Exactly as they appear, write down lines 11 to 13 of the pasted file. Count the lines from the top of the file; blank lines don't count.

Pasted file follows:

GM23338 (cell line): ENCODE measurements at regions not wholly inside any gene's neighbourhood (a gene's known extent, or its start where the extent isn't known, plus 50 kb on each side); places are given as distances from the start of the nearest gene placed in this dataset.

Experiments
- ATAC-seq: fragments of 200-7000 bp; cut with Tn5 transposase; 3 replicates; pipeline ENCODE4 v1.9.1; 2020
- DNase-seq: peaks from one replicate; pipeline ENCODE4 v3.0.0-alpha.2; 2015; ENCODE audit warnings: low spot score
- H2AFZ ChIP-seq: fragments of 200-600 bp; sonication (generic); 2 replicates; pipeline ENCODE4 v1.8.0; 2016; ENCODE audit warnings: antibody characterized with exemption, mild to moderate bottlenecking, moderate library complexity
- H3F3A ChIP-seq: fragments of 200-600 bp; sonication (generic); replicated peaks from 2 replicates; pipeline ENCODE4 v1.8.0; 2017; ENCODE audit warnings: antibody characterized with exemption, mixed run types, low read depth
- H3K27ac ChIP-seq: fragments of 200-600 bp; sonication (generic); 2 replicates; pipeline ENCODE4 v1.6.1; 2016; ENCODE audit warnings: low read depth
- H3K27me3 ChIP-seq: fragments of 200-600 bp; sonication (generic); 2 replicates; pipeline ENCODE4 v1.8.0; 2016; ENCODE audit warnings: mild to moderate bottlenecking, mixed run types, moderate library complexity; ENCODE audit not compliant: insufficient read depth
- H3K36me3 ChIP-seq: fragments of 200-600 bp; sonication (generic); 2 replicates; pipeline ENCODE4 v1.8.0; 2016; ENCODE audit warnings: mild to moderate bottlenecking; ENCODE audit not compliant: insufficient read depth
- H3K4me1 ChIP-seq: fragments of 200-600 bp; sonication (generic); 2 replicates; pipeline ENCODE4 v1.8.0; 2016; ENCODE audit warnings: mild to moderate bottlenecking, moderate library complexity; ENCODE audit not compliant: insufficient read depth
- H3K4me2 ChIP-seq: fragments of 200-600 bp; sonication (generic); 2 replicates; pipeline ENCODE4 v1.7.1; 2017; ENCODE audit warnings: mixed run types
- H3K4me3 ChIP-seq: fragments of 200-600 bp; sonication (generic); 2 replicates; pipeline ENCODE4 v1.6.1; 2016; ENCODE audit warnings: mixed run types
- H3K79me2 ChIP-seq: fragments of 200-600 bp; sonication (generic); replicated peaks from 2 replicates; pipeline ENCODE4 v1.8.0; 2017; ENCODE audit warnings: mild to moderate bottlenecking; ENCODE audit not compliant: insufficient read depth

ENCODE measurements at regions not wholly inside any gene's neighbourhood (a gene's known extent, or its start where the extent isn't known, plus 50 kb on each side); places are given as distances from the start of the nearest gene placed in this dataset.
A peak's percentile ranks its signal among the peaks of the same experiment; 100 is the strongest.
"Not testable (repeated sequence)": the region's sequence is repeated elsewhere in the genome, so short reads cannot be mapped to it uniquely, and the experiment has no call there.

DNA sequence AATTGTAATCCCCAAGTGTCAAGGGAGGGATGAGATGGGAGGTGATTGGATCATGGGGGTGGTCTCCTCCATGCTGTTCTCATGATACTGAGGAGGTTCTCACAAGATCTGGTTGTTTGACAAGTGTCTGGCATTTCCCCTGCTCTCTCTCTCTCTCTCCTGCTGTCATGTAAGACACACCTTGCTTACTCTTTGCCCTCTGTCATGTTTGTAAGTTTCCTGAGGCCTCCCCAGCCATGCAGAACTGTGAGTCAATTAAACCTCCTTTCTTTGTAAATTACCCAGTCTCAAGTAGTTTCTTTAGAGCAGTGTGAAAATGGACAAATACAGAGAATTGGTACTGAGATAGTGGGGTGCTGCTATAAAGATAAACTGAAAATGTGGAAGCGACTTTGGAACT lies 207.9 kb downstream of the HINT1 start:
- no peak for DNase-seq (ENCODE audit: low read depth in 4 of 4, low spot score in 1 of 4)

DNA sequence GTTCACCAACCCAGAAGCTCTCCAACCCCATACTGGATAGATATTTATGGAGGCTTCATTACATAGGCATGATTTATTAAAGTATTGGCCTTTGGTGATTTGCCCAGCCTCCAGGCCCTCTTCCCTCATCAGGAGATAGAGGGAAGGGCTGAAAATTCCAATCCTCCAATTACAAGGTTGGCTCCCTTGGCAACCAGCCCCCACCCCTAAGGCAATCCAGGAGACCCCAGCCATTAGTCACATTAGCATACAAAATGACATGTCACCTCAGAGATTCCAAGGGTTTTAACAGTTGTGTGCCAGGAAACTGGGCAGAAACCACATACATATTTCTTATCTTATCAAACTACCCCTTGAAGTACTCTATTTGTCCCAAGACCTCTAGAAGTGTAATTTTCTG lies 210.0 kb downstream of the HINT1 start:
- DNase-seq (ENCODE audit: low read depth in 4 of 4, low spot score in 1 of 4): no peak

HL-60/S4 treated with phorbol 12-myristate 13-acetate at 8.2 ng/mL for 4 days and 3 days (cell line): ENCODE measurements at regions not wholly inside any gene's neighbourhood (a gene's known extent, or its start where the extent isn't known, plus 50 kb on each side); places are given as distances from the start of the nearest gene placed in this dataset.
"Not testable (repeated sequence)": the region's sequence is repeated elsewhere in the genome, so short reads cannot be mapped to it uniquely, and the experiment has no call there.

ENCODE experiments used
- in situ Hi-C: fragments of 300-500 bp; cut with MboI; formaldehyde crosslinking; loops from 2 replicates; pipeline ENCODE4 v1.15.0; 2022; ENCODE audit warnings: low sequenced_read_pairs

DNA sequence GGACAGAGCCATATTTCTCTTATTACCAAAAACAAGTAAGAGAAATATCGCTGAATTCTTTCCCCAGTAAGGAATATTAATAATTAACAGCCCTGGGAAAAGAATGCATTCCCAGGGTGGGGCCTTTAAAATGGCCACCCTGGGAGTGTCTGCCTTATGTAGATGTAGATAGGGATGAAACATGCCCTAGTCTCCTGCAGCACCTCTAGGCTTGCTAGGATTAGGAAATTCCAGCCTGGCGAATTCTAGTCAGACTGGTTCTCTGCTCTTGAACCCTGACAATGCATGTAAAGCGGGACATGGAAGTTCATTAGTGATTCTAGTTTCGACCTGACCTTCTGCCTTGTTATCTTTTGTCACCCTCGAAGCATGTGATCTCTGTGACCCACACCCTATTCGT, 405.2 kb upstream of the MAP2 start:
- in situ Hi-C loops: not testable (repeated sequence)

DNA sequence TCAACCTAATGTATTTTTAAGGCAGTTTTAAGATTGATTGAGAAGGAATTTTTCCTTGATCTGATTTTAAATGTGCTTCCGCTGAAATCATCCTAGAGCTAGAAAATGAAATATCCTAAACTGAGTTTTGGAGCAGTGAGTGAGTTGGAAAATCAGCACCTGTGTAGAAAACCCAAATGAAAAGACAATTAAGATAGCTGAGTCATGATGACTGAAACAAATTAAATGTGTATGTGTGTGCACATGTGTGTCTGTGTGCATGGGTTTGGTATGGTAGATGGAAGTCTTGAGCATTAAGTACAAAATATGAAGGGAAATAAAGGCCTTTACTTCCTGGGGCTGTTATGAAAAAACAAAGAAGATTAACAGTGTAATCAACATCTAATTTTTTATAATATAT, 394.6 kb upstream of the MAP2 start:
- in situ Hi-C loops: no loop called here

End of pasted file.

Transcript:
- H3K4me2 ChIP-seq: fragments of 200-600 bp; sonication (generic); 2 replicates; pipeline ENCODE4 v1.7.1; 2017; ENCODE audit warnings: mixed run types
- H3K4me3 ChIP-seq: fragments of 200-600 bp; sonication (generic); 2 replicates; pipeline ENCODE4 v1.6.1; 2016; ENCODE audit warnings: mixed run types
- H3K79me2 ChIP-seq: fragments of 200-600 bp; sonication (generic); replicated peaks from 2 replicates; pipeline ENCODE4 v1.8.0; 2017; ENCODE audit warnings: mild to moderate bottlenecking; ENCODE audit not compliant: insufficient read depth